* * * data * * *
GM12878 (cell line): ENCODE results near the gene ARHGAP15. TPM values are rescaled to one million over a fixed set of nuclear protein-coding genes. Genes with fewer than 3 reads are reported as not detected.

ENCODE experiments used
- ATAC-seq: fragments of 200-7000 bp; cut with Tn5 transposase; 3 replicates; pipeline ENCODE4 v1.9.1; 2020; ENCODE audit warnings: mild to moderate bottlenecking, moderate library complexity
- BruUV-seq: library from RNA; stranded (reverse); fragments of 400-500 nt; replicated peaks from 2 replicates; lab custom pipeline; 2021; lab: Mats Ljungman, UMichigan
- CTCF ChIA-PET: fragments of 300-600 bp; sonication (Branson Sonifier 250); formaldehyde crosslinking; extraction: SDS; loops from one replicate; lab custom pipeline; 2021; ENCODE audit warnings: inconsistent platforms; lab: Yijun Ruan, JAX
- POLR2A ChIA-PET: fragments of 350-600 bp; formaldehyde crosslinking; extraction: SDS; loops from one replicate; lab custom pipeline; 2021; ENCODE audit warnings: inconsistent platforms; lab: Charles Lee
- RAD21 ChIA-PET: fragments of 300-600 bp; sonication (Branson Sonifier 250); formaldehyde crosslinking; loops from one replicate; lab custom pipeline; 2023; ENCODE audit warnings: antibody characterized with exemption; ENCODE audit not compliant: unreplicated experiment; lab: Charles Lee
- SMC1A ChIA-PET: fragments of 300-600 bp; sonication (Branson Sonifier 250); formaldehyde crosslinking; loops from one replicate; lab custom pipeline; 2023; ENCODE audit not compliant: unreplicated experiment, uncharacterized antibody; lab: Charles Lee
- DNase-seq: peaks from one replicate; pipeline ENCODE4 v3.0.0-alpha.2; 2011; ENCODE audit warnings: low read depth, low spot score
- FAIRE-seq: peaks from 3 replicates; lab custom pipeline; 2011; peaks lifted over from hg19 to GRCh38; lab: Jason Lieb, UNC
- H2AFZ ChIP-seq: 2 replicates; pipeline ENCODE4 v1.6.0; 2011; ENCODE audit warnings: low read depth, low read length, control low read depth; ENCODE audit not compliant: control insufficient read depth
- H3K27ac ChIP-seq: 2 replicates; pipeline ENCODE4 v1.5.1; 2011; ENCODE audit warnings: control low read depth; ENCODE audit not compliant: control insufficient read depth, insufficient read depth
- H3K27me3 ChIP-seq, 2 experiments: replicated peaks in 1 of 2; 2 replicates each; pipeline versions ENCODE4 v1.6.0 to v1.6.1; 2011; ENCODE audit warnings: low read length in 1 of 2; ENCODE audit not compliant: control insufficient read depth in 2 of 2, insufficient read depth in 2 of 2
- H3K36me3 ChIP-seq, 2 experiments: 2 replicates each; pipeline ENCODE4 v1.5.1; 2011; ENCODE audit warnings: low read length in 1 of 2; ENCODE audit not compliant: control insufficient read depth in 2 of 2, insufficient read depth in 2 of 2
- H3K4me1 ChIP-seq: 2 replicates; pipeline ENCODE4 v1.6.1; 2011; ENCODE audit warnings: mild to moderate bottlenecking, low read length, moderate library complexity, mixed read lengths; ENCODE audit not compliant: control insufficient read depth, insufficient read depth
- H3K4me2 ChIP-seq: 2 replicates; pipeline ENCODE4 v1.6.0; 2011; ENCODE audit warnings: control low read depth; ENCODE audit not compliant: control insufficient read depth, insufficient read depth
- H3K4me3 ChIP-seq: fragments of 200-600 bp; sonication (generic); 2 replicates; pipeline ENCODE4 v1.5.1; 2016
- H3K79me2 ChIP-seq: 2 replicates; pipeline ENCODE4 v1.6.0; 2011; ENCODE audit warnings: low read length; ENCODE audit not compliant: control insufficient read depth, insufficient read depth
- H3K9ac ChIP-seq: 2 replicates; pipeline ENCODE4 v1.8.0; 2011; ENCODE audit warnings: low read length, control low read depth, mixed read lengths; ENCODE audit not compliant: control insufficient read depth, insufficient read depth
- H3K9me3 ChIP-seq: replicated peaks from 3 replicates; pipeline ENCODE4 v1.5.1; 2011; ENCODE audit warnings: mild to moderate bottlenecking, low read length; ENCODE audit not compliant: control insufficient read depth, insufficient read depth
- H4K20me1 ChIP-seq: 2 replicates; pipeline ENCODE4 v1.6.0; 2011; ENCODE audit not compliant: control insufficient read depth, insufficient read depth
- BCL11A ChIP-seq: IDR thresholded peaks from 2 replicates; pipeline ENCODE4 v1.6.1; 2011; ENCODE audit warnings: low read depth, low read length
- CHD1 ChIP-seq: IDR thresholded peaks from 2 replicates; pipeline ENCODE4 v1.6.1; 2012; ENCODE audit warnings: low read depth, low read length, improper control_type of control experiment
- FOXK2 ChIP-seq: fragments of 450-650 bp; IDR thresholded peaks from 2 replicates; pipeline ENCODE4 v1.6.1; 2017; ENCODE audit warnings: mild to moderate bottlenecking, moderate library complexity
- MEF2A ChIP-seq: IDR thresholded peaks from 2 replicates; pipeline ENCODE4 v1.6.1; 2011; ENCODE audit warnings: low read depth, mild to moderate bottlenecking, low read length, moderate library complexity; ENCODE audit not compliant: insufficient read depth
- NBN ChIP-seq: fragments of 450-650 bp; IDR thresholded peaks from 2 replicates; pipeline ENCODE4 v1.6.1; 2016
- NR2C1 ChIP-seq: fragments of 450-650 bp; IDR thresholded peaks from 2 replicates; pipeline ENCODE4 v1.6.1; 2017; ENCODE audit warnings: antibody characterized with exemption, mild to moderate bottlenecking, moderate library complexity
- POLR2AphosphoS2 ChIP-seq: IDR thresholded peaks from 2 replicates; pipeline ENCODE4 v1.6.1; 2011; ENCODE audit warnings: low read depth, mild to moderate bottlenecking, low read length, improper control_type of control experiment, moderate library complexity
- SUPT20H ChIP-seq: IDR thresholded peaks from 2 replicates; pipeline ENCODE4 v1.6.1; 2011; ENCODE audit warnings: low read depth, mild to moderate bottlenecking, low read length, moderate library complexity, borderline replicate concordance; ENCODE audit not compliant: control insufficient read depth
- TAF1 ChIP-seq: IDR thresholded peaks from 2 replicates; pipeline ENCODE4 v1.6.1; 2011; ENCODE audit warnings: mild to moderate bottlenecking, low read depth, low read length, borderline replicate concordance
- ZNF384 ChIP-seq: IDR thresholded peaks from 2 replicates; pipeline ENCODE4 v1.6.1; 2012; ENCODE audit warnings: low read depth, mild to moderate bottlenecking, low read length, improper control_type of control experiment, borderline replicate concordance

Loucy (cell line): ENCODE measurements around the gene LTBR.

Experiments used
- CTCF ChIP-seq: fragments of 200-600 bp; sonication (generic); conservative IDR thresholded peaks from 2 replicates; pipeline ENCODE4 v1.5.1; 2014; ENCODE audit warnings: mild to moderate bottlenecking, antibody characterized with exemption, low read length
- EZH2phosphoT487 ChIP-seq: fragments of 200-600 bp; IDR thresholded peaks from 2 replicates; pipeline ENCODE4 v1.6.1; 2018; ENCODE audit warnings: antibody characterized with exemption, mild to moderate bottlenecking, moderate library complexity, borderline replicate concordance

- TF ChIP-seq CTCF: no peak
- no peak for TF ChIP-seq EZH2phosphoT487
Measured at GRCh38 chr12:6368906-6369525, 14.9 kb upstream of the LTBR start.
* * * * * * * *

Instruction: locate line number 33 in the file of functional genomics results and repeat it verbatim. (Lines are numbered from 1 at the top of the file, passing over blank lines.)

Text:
Experiments used